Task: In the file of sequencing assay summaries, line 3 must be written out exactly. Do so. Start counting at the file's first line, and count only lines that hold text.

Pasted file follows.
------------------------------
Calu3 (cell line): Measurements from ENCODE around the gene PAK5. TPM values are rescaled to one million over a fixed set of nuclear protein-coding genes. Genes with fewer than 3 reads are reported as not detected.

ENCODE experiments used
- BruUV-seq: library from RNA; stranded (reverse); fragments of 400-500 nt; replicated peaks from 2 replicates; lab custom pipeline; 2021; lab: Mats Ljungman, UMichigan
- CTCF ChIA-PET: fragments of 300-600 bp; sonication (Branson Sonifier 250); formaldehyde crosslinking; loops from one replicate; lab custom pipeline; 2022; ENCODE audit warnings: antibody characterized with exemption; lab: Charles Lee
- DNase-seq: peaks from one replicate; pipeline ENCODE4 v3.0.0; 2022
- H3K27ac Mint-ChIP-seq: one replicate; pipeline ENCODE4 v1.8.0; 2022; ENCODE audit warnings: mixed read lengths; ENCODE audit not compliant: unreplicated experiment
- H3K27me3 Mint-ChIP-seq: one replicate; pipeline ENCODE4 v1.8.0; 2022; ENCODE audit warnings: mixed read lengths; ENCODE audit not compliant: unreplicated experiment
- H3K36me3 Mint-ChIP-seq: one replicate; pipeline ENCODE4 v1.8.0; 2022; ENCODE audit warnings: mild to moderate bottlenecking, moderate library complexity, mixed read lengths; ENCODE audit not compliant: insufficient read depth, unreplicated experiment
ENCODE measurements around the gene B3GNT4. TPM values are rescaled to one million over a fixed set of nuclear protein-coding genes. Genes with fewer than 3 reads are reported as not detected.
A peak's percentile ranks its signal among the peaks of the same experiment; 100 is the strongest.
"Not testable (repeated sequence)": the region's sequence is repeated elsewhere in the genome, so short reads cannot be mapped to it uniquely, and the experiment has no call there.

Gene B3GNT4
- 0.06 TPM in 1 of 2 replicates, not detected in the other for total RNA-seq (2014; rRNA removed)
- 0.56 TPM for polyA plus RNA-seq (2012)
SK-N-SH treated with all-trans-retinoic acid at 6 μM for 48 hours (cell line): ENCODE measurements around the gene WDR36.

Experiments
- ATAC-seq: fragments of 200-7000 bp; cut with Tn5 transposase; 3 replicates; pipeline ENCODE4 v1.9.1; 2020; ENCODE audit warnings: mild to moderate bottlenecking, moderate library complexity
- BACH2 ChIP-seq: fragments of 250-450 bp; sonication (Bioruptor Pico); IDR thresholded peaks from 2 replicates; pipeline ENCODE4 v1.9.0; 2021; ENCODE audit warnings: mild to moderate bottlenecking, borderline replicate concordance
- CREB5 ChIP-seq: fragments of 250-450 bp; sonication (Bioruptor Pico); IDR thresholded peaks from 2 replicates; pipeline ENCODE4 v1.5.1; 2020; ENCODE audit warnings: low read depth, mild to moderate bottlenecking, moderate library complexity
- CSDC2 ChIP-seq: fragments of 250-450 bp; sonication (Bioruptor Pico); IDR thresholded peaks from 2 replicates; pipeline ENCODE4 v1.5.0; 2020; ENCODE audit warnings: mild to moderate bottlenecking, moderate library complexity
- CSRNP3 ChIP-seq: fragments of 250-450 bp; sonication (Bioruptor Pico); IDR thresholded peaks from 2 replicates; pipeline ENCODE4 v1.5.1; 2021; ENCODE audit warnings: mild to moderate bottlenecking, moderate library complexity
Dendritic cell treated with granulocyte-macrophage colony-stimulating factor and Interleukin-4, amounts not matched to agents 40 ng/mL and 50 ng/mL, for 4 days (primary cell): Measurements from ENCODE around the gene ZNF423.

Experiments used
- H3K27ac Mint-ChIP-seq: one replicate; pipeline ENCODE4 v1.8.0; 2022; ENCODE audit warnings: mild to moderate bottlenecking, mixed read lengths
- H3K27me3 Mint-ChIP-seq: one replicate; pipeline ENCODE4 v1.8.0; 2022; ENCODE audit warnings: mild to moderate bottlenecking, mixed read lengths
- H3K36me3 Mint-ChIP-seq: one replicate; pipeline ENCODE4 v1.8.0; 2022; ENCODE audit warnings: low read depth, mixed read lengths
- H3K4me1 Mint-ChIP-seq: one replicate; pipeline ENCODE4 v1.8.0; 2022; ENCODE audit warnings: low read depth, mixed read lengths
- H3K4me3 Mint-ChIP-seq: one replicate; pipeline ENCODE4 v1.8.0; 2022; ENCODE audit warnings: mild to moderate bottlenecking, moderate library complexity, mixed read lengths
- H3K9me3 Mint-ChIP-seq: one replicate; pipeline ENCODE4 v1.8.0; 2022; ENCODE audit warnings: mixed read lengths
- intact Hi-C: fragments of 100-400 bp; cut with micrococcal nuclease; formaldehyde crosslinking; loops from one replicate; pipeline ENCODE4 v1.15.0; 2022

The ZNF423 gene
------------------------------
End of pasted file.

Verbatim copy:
- BruUV-seq: library from RNA; stranded (reverse); fragments of 400-500 nt; replicated peaks from 2 replicates; lab custom pipeline; 2021; lab: Mats Ljungman, UMichigan